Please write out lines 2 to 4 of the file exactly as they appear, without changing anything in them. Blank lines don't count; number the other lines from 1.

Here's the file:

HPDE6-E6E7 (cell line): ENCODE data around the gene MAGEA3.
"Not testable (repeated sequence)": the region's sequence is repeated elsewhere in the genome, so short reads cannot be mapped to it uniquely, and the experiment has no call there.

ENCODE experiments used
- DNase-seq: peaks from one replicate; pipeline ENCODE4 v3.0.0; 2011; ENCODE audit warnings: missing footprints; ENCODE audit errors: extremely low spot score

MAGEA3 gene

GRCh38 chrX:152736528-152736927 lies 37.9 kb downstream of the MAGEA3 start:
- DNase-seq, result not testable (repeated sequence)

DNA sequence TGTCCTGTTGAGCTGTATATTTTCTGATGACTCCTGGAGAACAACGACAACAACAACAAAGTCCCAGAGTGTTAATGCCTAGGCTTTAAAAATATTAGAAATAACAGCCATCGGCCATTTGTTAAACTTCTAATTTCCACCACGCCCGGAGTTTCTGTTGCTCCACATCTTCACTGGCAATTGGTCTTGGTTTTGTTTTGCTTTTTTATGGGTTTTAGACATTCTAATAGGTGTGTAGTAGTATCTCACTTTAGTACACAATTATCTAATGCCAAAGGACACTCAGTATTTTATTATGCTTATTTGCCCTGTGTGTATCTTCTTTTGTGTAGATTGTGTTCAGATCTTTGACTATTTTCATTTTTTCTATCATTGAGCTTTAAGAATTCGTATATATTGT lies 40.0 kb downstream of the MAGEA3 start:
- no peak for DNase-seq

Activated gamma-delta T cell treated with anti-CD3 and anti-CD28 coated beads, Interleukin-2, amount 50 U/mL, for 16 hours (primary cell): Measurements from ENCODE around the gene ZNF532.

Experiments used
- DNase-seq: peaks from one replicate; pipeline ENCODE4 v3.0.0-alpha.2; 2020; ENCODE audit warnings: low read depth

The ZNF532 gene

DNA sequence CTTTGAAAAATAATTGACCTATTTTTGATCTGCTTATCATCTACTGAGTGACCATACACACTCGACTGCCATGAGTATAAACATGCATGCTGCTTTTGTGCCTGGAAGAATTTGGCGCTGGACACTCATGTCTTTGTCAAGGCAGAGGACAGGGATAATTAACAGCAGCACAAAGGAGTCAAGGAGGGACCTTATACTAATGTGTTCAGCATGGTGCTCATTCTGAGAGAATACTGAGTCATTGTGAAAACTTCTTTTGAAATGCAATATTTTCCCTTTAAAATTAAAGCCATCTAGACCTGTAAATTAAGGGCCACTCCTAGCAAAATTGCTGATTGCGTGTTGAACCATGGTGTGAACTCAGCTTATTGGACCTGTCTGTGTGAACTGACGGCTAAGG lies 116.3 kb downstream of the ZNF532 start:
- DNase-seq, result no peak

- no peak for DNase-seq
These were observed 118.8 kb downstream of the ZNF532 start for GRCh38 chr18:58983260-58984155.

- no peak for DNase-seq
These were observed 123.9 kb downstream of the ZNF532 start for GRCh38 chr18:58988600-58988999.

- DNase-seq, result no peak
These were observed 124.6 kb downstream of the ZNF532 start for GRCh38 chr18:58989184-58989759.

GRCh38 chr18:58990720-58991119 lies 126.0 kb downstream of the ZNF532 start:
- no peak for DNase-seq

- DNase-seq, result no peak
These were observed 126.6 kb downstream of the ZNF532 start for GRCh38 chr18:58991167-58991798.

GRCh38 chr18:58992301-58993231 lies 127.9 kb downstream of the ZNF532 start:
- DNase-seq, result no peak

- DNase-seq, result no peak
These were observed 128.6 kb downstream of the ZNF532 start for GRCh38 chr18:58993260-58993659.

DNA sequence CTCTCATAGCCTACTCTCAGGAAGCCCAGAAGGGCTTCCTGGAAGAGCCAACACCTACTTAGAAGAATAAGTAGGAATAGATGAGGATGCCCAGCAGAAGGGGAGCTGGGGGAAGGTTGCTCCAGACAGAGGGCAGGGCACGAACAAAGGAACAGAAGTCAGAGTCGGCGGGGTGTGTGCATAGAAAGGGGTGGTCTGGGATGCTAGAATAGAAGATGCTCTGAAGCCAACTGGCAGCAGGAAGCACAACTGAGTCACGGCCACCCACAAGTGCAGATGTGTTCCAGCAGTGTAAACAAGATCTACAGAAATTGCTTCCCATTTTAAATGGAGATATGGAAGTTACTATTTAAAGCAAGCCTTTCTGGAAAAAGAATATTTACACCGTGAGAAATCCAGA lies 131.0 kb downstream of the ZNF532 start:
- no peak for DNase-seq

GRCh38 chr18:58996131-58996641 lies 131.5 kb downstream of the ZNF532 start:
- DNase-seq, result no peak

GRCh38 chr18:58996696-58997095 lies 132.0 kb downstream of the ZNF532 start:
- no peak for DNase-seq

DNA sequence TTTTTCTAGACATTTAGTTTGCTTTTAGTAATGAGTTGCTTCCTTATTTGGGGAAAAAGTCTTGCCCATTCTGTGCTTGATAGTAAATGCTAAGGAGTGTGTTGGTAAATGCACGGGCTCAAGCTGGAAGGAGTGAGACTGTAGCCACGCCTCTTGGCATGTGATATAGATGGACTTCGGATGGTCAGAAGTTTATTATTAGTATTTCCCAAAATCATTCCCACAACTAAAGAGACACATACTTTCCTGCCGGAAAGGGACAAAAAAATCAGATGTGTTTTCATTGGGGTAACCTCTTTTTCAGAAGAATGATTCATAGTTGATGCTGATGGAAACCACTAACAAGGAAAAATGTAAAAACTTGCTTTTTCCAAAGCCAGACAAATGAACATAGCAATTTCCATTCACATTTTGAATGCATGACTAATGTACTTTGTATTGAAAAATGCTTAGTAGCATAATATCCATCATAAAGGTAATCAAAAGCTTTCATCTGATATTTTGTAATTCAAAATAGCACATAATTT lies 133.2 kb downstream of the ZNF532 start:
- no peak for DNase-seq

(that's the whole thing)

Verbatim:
"Not testable (repeated sequence)": the region's sequence is repeated elsewhere in the genome, so short reads cannot be mapped to it uniquely, and the experiment has no call there.

ENCODE experiments used
- DNase-seq: peaks from one replicate; pipeline ENCODE4 v3.0.0; 2011; ENCODE audit warnings: missing footprints; ENCODE audit errors: extremely low spot score